Tuesday, May 5, 2009

Album Of The Week/Primer Part 10: Radiohead- In Rainbows

There are two important threads running through In Rainbows that I feel are the key to appreciating it:

1) This is Radiohead's most human album, full of songs about love, worrying about death, and wondering how it all adds up.

2) This is Radiohead's most direct and concise album, full of songs that are road tested, tight, and immediately engaging.

Due to both of these, In Rainbows can initially strike a listener as being...too easy. Radiohead albums are supposed to be something that you struggle with and have to think a lot about, aren't they?? They're supposed to grow on you and open up new layers and meaning with time, aren't they??

In Rainbows commits the "crime" of being an accessible, immediately enjoyable Radiohead album. Patterned after the lean-and-mean classic rock albums of old that barely scraped the 35 minute mark, In Rainbows is the sound of a band accepting that they might not have any place left to go, any great experiments to undertake, aside from the least obvious one: to make a great pop album. Which is exactly what this album is. Lyrically and musically, it is Radiohead's pop album.

Though, to be fair, it's still really artsy and interesting, songs full of small delights and surprises.

If Hail To The Thief was a long, semi-sprawling album that collected and perfected all of the sounds that the band had explored up to that point, then In Rainbows is the band boiling down everything that makes them great until what's left in the bottom of the cooking pot is 40 minutes of perfection. What's most surprising about the music on In Rainbows is the revealing of the emotional, human heart that's been at the heart of Radiohead songs all along. Kid A was pretty abstract, but for music that was often criticized for being withdrawn, intellectual, and cold, using the Rosetta's Stone of In Rainbows it begins to make more sense. At any rate, Thom Yorke remarked that most of this album was his attempt at "seduction songs", which helps explain why In Rainbows sounds so romantic, (melo)dramatic, and beautiful-but-with-tinges-of-melancholy. Speaking of the latter, for my money, 'All I Need' is one of the best unrequited love songs ever.

Beyond all of this, though, In Rainbows is Radiohead's most listenable and downright fun album yet. Yorke's voice is at the heart of every song and carries the emotional heavy lifting while the rest of the band deliver on every level. The rock songs rock, the ballads tear at the heart strings, and the other stuff does whatever and sounds cool. I will admit right now that this may not be my favorite Radiohead album, but it's their most accessible and I-wanna-listen-to-it-over-and-over album. I simply can never get enough of it, its melodies, hooks, and sounds burrowing deep into the pop center of my music brain. I mean, I've had it for over a year and it still frequently floats around in my car for opportunistic listening. I chalk most of this up to how great the songs are. Radiohead were always an "ideas" and "sounds" sort of band, but who knew they were a "songs" sort of band, too?? I guess I always have but didn't realize it until now. Witness the clanging percussion and haunting chorus of voices on 'Reckoner', which produces an indescribable atmosphere that I'll never forget as long as I live. Witness 'Nude', finally completed after kicking around since the OK Computer era, and to these ears at least better than all of the previous versions I've heard. Witness the absolutely stunning 'Videotape', which is arguably the best closing song from a band with no lack of great closing songs. That it is the goodbye message of a dying man, ending with the line "today has been the most perfect day I have ever seen", gives me goosebumps every time I listen to it. Pay attention to the way the drum loop slowly collapses in on itself over the course of the song...it's one of those perfect touches that you may not notice right away because hey, this is Radiohead's pop album and you don't have to listen close...but give this album another listen and those little details and sounds you've come to love Radiohead for will be there.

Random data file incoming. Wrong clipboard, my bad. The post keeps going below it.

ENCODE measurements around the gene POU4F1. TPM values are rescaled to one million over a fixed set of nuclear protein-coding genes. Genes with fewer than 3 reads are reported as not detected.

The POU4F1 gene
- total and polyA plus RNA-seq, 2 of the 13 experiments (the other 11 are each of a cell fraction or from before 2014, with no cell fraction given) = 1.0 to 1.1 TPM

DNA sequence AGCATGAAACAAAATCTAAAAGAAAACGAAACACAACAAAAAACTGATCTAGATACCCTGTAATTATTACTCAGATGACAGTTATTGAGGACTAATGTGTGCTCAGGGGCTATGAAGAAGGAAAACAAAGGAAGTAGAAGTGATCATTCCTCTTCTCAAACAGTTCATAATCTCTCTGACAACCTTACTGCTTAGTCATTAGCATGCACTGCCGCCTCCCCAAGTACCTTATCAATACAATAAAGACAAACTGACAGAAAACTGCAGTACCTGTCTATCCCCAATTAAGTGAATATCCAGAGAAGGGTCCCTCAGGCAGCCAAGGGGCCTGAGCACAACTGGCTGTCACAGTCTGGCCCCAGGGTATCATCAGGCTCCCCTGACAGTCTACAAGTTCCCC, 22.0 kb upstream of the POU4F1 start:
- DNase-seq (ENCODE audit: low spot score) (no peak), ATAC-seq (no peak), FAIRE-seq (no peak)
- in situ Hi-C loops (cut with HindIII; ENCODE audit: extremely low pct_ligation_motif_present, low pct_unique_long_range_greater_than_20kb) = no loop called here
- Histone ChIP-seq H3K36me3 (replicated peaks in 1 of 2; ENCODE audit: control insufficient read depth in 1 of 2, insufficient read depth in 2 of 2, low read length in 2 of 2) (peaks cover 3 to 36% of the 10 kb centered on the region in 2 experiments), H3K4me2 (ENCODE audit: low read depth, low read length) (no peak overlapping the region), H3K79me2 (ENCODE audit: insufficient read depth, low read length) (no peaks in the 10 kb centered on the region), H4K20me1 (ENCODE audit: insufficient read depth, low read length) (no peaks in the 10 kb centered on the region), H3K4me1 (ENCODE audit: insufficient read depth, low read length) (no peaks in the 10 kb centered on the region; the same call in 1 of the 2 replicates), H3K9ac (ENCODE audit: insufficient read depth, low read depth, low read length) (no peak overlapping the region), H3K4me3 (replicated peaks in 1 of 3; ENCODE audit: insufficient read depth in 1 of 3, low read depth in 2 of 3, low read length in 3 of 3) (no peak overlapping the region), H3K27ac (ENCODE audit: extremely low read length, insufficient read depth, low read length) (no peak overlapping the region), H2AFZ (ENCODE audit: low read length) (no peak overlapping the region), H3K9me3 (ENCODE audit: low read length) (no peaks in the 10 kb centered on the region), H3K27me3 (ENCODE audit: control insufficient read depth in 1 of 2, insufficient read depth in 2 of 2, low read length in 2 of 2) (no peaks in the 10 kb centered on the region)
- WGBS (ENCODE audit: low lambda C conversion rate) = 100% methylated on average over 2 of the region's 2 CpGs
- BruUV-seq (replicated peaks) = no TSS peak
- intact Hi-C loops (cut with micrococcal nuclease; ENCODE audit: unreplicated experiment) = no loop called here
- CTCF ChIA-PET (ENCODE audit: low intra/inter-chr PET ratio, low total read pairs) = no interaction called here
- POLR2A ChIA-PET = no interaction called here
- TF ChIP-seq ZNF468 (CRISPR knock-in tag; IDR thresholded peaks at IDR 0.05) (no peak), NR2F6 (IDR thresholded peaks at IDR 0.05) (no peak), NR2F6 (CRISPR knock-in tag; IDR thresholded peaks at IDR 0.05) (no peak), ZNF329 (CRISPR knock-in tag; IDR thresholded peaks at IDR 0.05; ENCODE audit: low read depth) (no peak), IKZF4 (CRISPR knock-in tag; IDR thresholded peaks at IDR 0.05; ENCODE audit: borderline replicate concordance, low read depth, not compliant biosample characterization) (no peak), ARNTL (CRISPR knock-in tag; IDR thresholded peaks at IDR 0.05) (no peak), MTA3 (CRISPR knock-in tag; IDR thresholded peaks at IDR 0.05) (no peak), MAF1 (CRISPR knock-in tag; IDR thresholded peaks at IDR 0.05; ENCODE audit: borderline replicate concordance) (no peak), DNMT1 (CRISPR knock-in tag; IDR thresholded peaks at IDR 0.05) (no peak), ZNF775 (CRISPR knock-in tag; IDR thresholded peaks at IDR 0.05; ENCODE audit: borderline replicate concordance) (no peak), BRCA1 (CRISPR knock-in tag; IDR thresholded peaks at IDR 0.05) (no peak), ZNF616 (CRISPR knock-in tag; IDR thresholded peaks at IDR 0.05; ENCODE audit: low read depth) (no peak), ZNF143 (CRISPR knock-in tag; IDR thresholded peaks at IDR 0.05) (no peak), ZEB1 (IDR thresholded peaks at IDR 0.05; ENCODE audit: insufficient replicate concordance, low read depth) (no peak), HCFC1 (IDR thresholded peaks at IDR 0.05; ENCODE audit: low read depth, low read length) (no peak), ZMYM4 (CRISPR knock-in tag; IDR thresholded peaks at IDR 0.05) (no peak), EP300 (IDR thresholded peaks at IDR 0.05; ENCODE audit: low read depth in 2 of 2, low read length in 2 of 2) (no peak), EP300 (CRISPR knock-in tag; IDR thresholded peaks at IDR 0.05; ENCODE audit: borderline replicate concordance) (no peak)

Certainly, touring these songs before finishing them, playing at American music festivals like the hippie-ish/classic rock-y Bonnaroo, and being free of their record contract contributed to the sound of In Rainbows. But I don't need to talk about those elements. Of all their albums, this is the one Radiohead release that doesn't need any kind of context or explanation to enjoy. It may not be their best album in my estimation, but we should be so lucky that other bands would release pop albums of such accessibility and enjoyment while still retaining an edge and depth.

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